There are several sites where large numbers of whale sharks aggregate, attracting tourists from all over the world. Most of the sharks present at these sites are juvenile males between four and nine meters in length. Of the 7,700 individual sharks identified in the global whale shark database around 2/3 are male.
Where are all the females? Where are the adults (and babies) of either sex?
At this stage, we know very little about whale shark reproduction and life history. Only one pregnant whale shark has ever been physically examined by scientists. This singular shark, caught in a fishery off Taiwan in 1995, carried over 300 pups inside her. That is almost twice as many as any other shark species. We do not know if this is normal. We still do not know how often females produce pups either.
Considering that the largest whale shark on record was reportedly 20 meters in length and that this specimen was relatively small at 10.6 meters total length (34.8 feet), it is believed that a whale shark could carry even more embryos at a time. It is well documented that the amount of embryos a fish can support increases exponentially with abdominal size.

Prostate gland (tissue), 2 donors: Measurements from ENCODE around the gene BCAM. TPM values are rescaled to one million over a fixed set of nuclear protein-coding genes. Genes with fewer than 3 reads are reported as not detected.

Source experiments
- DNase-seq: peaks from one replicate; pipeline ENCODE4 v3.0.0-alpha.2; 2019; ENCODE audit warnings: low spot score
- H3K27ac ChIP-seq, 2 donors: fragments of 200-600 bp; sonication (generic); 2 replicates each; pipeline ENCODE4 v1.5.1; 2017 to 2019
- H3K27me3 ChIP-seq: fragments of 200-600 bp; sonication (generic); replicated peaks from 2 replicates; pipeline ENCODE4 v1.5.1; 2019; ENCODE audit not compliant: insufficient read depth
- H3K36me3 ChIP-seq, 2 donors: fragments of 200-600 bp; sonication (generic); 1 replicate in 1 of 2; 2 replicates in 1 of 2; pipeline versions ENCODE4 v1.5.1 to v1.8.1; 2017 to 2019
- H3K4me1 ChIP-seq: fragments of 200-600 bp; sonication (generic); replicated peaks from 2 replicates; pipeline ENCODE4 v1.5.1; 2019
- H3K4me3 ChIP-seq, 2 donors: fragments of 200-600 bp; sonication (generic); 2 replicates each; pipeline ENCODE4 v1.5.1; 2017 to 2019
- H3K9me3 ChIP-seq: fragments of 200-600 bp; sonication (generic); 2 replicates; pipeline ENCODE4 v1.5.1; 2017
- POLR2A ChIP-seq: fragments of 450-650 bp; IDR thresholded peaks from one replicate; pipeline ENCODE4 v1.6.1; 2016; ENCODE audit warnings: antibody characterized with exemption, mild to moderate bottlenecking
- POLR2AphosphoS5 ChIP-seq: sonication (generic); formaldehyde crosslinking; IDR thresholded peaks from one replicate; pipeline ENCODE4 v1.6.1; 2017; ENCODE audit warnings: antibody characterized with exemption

The Galapagos Islands in Ecuador are the only known site where pregnant females are routinely seen, on a seasonal basis. Where do these huge sharks move before and after the season? Do they come to the Galapagos for breeding? To date, no one has ever witnessed a whale shark giving birth.
Through satellite tagging and tissue sampling paired with photo identification, we are hoping to answer questions about their location and movement patterns, their breeding grounds and reproductive frequencies, and the main human threats these endangered sharks are facing.
That allows us to calculate how quickly fisheries can reduce their populations, and how fast they can bounce back once human threats are removed by increasing protection for the species and its key habitats.
Broadly, large juvenile and adult females are the most important individuals to the species’ rebound potential. Identifying human threats to these life stages, and mitigating them, will be the most efficient means of reversing population decline.
This is a collaborative project in conjunction with the Galapagos Whale Shark Research Project and supported by the GLC Charitable Trust.